With the news of the impending closing and demise of the Ringling Brothers Barnum and Bailey Circus this spring ("The big top comes down: Ringling Bros. circus is closing," Jan. 16), the memories of my early encounters with the circus come to the fore.
I grew up in Pimlico. In the '30s, the circuses were staged on a field near the race track. As kids we would gather at the corner of West Garrison Avenue and Pimlico Road to watch the unloading of the trucks and wagons, and cages of the monkeys, lions, and tigers; the pitching of the tents; and the little "mobile homes" for the crew and entertainers. We could watch the clowns put on their makeup in the open area behind the Big Top. The music at showtime would waft over the neighborhood if the wind was blowing toward us. It being the Depression years, few if any of us could attend the performances. Some boasted that they had crawled under the tent.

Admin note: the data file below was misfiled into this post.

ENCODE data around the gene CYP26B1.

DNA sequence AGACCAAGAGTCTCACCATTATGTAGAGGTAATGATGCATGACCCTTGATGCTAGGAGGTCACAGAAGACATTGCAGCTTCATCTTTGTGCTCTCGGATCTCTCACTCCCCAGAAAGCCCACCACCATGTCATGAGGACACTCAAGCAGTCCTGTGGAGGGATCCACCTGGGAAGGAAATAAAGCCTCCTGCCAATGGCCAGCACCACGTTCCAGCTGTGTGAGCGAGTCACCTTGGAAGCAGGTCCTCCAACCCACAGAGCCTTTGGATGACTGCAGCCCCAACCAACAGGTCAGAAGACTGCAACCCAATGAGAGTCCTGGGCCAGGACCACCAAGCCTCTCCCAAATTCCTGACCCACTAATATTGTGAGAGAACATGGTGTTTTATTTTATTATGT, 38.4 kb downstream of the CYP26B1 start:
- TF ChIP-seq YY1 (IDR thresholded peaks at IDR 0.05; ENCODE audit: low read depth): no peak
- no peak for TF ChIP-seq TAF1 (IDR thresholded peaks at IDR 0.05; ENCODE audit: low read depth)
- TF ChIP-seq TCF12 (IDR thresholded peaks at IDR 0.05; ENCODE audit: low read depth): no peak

The real highlights for us were in the mornings when the elephants would be marched, trunk holding tail, up the 2800 block of West Garrison Avenue with the row houses vibrating and reverberating as if a train was coming by. They then would go down the hill to the intersection of Laurel Avenue. That is where rain water would collect. The water hydrant would be opened and the pachyderms would frolic like one sees in the films of the water holes of the Serengeti. It was so great having our own daily "show."
In the late 1930s, the circus wrapped up and departed Pimlico for the last time. The next year the move to Highlandtown was made. Then onto the 5th Regiment Armory and the Civic Center.
We, of course, made certain our children and grandchildren attended the circus. We cherish the experiences then and even now. We have retained several souvenir books from their visits in the 1960s and 1970s for even more remembrances.
Ah, cherished memories!